You’re such an advocate for women, and I feel this is a big part of the DVF brand as well.  How do you champion women at work?

Repeat, repeat, repeat.  That’s really what it is.  Repeating it everyday. Companies often get fatigued from hearing themselves speak, but at the end of the day, the external community can’t hear it enough.  Look at Geico or the Energizer Bunny, you know what those brand associations are. That’s something we have to do.  

How would you describe the DVF woman in one sentence?

The DVF woman is the woman in charge.  And the woman in charge is the woman who aspires to be successful, whether she’s a housewife or the CEO, she aspires to be successful in the decisions that she’s owning. 

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We want to build a company that supports women through the platform [that we have]. It’s not about me being in charge of other people. It’s about being in charge of yourself and owning decisions and your own future.

How do you balance staying true to the DVF core customer but also evolving style-wise and appealing to the new generation of DVF customers?

To me, the main message is you can’t focus on demographics, whether it’s a 20- year old or a 50-year old.  It’s about a psychographic. We try not to focus on being the flavor of the month, the one that everyone’s talking about, the shiny little object, because as a brand, it’s not about short-term, it’s about the long-term.  It’s the marathon, not the sprint, so the decisions you make today will impact your brand three years from now.  

Those are things I emphasize for the team as well, it’s about longevity and what you mean to the community.  It’s not about creating things for the sake of marketing. It has to be truly authentic.

When you were in your 20s, what did you think you’d be doing now?

I’m doing exactly what I wanted to do.  I like building things and leading people, and that’s what this opportunity allows me to do.  And I’m able to do it with someone who’s super iconic and amazing and helps push me as well.  

How did you balance being a working mom with three kids?  Is balance a myth?

I wish I [had balance], but no. You do the best you can in every phase of parenting.   Now, I have a 20, 17, and a 16 year-old. They’re in different phases of life. And I was a single mother, so I had help during the week, and thankfully, I was fortunate to have an amazing person with them when I was working.  

Look, I don’t personally believe there is balance in terms of how people define it.  Balance comes on a day-to-day basis, you may have it one day and not another day. And you find it in different phases.  I did walk away from the fast-track corporate life [at one point] to [pursue] an entrepreneurial path so that I could spend more time with my kids at that time.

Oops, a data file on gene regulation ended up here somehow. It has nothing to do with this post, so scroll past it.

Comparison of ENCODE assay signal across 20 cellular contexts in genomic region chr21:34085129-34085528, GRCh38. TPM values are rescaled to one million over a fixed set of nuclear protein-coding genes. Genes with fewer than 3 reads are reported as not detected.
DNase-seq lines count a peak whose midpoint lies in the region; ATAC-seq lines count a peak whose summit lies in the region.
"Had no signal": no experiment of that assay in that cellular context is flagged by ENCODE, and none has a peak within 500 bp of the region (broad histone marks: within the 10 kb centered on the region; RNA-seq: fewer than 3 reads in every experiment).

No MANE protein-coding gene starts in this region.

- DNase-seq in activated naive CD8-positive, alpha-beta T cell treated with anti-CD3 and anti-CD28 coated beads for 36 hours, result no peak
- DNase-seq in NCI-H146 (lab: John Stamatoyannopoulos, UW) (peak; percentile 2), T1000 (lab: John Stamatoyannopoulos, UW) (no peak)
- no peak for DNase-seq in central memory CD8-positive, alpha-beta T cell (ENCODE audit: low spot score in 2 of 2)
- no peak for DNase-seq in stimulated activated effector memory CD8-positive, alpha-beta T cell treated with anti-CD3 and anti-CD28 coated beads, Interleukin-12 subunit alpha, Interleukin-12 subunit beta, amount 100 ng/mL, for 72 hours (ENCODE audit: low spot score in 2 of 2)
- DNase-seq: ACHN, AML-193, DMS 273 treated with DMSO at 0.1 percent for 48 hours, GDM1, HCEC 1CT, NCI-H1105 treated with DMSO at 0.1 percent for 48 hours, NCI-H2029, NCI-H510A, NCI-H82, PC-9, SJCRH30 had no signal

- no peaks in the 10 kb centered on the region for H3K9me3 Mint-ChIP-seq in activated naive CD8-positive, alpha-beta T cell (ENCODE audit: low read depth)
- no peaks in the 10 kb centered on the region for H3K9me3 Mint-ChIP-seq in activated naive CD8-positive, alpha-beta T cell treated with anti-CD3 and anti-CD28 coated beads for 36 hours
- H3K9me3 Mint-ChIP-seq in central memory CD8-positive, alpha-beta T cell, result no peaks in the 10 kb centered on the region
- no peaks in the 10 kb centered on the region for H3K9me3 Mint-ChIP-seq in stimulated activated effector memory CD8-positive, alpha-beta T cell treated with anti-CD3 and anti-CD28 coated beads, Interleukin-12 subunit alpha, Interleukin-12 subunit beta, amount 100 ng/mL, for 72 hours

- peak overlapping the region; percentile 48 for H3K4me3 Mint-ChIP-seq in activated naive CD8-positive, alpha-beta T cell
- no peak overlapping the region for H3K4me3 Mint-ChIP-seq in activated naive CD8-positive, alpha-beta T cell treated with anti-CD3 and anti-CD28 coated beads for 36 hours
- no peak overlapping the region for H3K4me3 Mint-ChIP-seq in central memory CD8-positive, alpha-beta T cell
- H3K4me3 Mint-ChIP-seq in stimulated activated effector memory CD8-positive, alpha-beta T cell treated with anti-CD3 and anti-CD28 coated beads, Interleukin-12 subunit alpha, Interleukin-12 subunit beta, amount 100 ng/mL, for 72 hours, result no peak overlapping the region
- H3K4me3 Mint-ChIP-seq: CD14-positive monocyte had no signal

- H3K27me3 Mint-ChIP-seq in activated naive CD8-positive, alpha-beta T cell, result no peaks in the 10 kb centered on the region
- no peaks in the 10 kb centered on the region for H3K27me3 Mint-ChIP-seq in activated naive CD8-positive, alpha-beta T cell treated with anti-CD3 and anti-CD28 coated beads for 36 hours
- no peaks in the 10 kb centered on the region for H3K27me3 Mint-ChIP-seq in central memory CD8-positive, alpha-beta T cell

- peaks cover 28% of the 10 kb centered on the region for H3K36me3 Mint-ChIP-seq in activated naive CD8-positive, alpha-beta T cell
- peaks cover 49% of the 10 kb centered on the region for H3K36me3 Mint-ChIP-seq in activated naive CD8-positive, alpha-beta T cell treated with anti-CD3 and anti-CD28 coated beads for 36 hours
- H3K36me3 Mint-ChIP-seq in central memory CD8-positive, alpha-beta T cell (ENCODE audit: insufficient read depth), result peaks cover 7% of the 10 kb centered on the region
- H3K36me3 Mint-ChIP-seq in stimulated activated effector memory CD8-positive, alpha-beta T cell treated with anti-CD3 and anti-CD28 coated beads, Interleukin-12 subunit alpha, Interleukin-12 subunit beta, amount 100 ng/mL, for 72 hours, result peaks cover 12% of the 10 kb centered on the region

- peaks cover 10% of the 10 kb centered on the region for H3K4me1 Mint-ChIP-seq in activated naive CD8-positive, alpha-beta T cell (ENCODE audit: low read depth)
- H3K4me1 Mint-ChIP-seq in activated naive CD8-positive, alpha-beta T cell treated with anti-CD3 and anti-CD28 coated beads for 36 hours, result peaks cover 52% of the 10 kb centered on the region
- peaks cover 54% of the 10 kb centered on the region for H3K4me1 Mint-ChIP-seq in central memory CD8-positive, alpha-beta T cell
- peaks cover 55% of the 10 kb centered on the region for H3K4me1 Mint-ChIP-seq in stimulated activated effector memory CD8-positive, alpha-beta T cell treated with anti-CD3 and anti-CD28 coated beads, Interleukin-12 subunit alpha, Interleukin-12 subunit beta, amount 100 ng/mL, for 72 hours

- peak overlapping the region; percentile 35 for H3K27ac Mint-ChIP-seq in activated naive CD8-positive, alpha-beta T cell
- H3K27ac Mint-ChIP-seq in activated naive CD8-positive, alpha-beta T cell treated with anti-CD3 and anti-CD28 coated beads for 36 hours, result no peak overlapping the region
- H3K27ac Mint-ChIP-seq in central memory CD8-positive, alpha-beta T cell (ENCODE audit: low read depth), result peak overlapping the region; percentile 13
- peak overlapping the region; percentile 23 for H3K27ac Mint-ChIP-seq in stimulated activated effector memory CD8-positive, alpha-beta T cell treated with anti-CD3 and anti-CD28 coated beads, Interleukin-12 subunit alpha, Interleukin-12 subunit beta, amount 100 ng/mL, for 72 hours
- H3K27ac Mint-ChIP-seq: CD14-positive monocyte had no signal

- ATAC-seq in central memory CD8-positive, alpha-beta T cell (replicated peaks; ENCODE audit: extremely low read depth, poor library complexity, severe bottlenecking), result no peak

What is your favorite part of your job?

I love learning.  So I honestly love having meetings with people from the outside.  I generally try to take as many meetings as I can to experience new startups or new vendors that could be helpful to our business. I really really love learning.  Those are the moments that I’m really engaged and excited for the future. I love seeing what people are doing and the excitement that surrounds those businesses….I love meeting with entrepreneurs because I am one at heart.  

Describe your typical morning routine and your day.

I am always up by 5:30 am and I generally do exercise around 6.  I don’t drink coffee. I love green juices and smoothies, so I have a consistent routine, I’m a creature of habit.  I have a daily morning smoothie. It’s funny, most people in the office say they haven’t seen me eat food because I am constantly drinking smoothies.  And dessert too. I love dessert!  

In terms of my schedule, I’m usually in the office by 9.  And it generally doesn’t end until 9. That’s usually when I’m home, between 8:30 and 9:00.  And then I’m at home and doing emails until I go to bed.

For weekends now, I go to upstate New York. It’s not fully relaxing yet because I’m renovating, but I love it.  You can see nature. It’s taken me a long time to feel like I needed that but I appreciate it. 

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I like building things and leading people, and that’s what this opportunity allows me to do. And I’m able to do it with someone who’s super iconic and amazing and helps push me as well.

How do you spend your ideal Friday night?

Well, now that I go away for weekends, driving out to the country and going to eat at our little local country café. For most of my adult life, by the time the weekends, I’m so tired, that Friday is usually a movie and sleep.  That’s what I enjoy – I love movies. I love to be able to decompress after a long week.  

Last meal on earth, what do you eat?

Smoothies!  Protein blueberry/peanut butter smoothie.

Guilty pleasure

Cake cake and cake!

How do you spend the holidays?

I always spend it with my family.  I’m one of six, so we get together every holiday season with the grandkids and my mother, and my family is everywhere.  So we either spend in New York, Boston, or San Diego.  

What beauty product could you not live without?

Mario Badescu everything!

Any specific trends you’re predicting for 2020?

I love the interest in sleeves.  Anything having to do with sleeves.  Love love love it for the season, and another trend is wellness.  There is this amazing new place I want to join that is a wellness club, and I think that’s a big thing I’ll be focused on in 2020.